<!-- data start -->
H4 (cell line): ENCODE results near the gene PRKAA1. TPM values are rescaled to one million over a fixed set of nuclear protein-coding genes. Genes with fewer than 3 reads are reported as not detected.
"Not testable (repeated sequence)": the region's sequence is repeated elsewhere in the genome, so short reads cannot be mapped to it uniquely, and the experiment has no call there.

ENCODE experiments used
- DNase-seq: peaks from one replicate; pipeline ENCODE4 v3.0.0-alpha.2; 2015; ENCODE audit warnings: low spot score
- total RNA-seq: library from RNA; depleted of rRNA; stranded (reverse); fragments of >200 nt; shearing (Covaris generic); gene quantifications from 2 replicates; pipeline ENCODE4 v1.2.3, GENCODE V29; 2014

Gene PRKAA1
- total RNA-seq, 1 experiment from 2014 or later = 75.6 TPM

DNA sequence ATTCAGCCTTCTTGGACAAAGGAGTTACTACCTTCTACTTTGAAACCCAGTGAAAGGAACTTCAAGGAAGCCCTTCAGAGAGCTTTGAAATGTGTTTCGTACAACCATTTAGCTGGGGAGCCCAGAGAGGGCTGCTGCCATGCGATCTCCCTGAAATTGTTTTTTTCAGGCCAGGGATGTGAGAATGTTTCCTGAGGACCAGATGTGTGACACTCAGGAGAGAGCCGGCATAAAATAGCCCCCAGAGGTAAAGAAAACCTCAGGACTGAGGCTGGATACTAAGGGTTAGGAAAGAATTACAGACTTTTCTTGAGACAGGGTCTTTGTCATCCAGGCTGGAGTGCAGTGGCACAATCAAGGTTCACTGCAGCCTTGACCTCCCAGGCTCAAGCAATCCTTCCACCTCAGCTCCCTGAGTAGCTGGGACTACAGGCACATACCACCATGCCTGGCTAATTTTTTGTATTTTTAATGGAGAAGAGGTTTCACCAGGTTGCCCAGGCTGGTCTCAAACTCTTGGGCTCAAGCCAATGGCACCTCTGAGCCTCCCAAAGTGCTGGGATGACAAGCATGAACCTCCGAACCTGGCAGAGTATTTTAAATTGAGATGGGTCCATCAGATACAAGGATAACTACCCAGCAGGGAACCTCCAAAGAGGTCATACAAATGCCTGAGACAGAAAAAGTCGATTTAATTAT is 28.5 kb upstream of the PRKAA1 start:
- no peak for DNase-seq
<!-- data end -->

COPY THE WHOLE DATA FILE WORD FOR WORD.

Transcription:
H4 (cell line): ENCODE results near the gene PRKAA1. TPM values are rescaled to one million over a fixed set of nuclear protein-coding genes. Genes with fewer than 3 reads are reported as not detected.
"Not testable (repeated sequence)": the region's sequence is repeated elsewhere in the genome, so short reads cannot be mapped to it uniquely, and the experiment has no call there.

ENCODE experiments used
- DNase-seq: peaks from one replicate; pipeline ENCODE4 v3.0.0-alpha.2; 2015; ENCODE audit warnings: low spot score
- total RNA-seq: library from RNA; depleted of rRNA; stranded (reverse); fragments of >200 nt; shearing (Covaris generic); gene quantifications from 2 replicates; pipeline ENCODE4 v1.2.3, GENCODE V29; 2014

Gene PRKAA1
- total RNA-seq, 1 experiment from 2014 or later = 75.6 TPM

DNA sequence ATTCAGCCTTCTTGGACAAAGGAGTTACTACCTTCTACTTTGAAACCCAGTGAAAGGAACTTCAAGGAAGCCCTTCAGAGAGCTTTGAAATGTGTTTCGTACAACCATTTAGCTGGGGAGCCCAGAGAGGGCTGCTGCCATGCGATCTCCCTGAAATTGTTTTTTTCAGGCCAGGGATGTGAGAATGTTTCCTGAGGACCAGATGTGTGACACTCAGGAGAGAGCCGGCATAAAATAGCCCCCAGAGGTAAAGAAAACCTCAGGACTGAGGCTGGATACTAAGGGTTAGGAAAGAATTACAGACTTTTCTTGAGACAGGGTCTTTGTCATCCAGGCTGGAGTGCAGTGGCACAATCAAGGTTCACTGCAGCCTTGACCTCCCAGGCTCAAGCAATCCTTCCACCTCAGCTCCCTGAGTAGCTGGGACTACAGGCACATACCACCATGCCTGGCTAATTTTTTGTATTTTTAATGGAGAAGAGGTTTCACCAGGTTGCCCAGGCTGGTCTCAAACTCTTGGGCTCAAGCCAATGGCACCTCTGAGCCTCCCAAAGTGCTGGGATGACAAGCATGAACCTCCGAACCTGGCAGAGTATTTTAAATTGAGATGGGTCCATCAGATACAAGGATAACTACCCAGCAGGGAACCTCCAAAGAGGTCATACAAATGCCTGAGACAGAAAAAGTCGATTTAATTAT is 28.5 kb upstream of the PRKAA1 start:
- no peak for DNase-seq